icon bookmark-bicon bookmarkicon cameraicon checkicon chevron downicon chevron lefticon chevron righticon chevron upicon closeicon v-compressicon downloadicon editicon v-expandicon fbicon fileicon filtericon flag ruicon full chevron downicon full chevron lefticon full chevron righticon full chevron upicon gpicon insicon mailicon moveicon-musicicon mutedicon nomutedicon okicon v-pauseicon v-playicon searchicon shareicon sign inicon sign upicon stepbackicon stepforicon swipe downicon tagicon tagsicon tgicon trashicon twicon vkicon yticon wticon fm
30 Jul, 2007 01:33

Meditation marathon aims at healing the world

Sixty-five Buddhist centres in Russia are taking part in an international meditation marathon. Participants from 45 different countries are connected via live Internet streaming. Organisers say the event aims to generate positive energy to heal the world

Most marathons are about movement and physical endurance. This one is about ceasing all activity and training your mind.

For three days and three nights, Buddhists around the world will meditate in the hope of making the world a better place.  

“Our main goal is to try to make the world softer, more loving, more compassionate,” Elena Leontyeva, Co-ordinator of the Moscow Centre, explains.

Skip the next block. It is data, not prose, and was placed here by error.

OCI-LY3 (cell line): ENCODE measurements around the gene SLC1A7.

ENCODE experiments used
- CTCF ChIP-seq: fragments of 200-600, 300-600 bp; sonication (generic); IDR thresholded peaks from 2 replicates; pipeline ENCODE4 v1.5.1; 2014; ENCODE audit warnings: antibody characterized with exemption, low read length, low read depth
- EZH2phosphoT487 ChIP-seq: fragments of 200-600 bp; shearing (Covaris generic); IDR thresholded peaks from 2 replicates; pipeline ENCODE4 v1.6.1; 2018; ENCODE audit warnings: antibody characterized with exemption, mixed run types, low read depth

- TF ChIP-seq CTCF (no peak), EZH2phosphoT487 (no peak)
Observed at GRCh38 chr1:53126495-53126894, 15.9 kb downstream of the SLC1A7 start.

Moscow has joined the ranks of 65 Russian cities and a total of 550 locations in 45 countries around the world.

Some decided to show up out of curiosity.

“I was raised as an atheist. I didn't know anything about any religion. I like collective meditations – they impact you, whether you call it a prayer or meditation,” one of the participants says.  

For others, however, it is a long-term interest that even helps them improve their attitude towards life.  

While meditation is mostly about mental concentration, it does involve some physical exertion.

Our main goal is to try to make the world softer, more loving, more compassionate.

Elena Leontyeva

As Elena Leontyeva says, it is difficult to meditate for more than a few hours, and most people will be taking turns, coming and leaving, over a period of 72 hours.  She adds that only highly experienced Buddhists could meditate not just for hours or days, but for years in a row without food, drink or bathroom breaks.

But others say meditating is not about transcending the physical but helping improve it.

“This is not like flying away somewhere to Nirvana or just levitating or whatever – this is not that kind of magic, that’s just the exercise for your mind and attention, which means more clarity in your thoughts,”  Dmitry Alekseev, a participant, believes.  

Participants are chanting the mantra, or spiritual poem, of the White Tara – a female Buddha associated with compassion, longevity, and mental tranquility.  

The marathon was first held in 2003. And this year, Buddhists around the world have gathered to do it again.

Seventy two hours sounds like a long time. However, it takes years to reach the ultimate state of mind – or Nirvana. This, however, is the beginning of something positive, in a world that increasingly needs more of it.